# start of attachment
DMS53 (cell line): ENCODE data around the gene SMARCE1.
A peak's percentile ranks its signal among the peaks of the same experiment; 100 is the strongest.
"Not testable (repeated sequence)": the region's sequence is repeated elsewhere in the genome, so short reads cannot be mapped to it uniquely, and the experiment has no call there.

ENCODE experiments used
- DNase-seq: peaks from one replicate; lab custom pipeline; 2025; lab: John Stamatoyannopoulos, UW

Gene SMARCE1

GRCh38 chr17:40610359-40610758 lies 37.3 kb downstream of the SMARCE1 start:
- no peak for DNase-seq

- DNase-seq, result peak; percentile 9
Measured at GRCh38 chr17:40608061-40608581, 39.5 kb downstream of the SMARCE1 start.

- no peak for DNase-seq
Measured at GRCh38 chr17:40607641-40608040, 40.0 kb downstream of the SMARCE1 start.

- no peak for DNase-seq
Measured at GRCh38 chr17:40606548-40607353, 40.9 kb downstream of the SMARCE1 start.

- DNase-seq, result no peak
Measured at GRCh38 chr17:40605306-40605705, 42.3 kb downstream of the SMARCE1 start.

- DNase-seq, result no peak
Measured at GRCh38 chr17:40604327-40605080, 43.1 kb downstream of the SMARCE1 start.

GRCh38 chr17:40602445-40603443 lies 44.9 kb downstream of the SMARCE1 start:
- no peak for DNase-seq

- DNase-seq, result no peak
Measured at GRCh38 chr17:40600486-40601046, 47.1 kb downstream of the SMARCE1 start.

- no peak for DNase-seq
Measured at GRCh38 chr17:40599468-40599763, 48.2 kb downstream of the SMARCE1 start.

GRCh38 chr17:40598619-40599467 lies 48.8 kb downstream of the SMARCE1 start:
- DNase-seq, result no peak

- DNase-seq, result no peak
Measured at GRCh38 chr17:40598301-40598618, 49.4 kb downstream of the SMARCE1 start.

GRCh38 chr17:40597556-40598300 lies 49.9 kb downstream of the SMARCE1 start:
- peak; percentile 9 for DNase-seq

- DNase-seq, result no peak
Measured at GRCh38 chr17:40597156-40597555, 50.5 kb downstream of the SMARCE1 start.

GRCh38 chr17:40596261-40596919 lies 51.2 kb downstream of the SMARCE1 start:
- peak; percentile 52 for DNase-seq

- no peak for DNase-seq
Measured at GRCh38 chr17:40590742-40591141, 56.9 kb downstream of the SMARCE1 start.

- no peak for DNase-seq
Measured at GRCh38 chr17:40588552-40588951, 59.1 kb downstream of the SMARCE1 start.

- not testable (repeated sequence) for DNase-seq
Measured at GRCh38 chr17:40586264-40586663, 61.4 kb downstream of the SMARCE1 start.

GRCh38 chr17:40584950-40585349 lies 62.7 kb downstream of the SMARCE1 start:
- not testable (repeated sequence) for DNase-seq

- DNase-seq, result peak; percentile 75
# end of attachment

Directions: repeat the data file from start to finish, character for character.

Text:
DMS53 (cell line): ENCODE data around the gene SMARCE1.
A peak's percentile ranks its signal among the peaks of the same experiment; 100 is the strongest.
"Not testable (repeated sequence)": the region's sequence is repeated elsewhere in the genome, so short reads cannot be mapped to it uniquely, and the experiment has no call there.

ENCODE experiments used
- DNase-seq: peaks from one replicate; lab custom pipeline; 2025; lab: John Stamatoyannopoulos, UW

Gene SMARCE1

GRCh38 chr17:40610359-40610758 lies 37.3 kb downstream of the SMARCE1 start:
- no peak for DNase-seq

- DNase-seq, result peak; percentile 9
Measured at GRCh38 chr17:40608061-40608581, 39.5 kb downstream of the SMARCE1 start.

- no peak for DNase-seq
Measured at GRCh38 chr17:40607641-40608040, 40.0 kb downstream of the SMARCE1 start.

- no peak for DNase-seq
Measured at GRCh38 chr17:40606548-40607353, 40.9 kb downstream of the SMARCE1 start.

- DNase-seq, result no peak
Measured at GRCh38 chr17:40605306-40605705, 42.3 kb downstream of the SMARCE1 start.

- DNase-seq, result no peak
Measured at GRCh38 chr17:40604327-40605080, 43.1 kb downstream of the SMARCE1 start.

GRCh38 chr17:40602445-40603443 lies 44.9 kb downstream of the SMARCE1 start:
- no peak for DNase-seq

- DNase-seq, result no peak
Measured at GRCh38 chr17:40600486-40601046, 47.1 kb downstream of the SMARCE1 start.

- no peak for DNase-seq
Measured at GRCh38 chr17:40599468-40599763, 48.2 kb downstream of the SMARCE1 start.

GRCh38 chr17:40598619-40599467 lies 48.8 kb downstream of the SMARCE1 start:
- DNase-seq, result no peak

- DNase-seq, result no peak
Measured at GRCh38 chr17:40598301-40598618, 49.4 kb downstream of the SMARCE1 start.

GRCh38 chr17:40597556-40598300 lies 49.9 kb downstream of the SMARCE1 start:
- peak; percentile 9 for DNase-seq

- DNase-seq, result no peak
Measured at GRCh38 chr17:40597156-40597555, 50.5 kb downstream of the SMARCE1 start.

GRCh38 chr17:40596261-40596919 lies 51.2 kb downstream of the SMARCE1 start:
- peak; percentile 52 for DNase-seq

- no peak for DNase-seq
Measured at GRCh38 chr17:40590742-40591141, 56.9 kb downstream of the SMARCE1 start.

- no peak for DNase-seq
Measured at GRCh38 chr17:40588552-40588951, 59.1 kb downstream of the SMARCE1 start.

- not testable (repeated sequence) for DNase-seq
Measured at GRCh38 chr17:40586264-40586663, 61.4 kb downstream of the SMARCE1 start.

GRCh38 chr17:40584950-40585349 lies 62.7 kb downstream of the SMARCE1 start:
- not testable (repeated sequence) for DNase-seq

- DNase-seq, result peak; percentile 75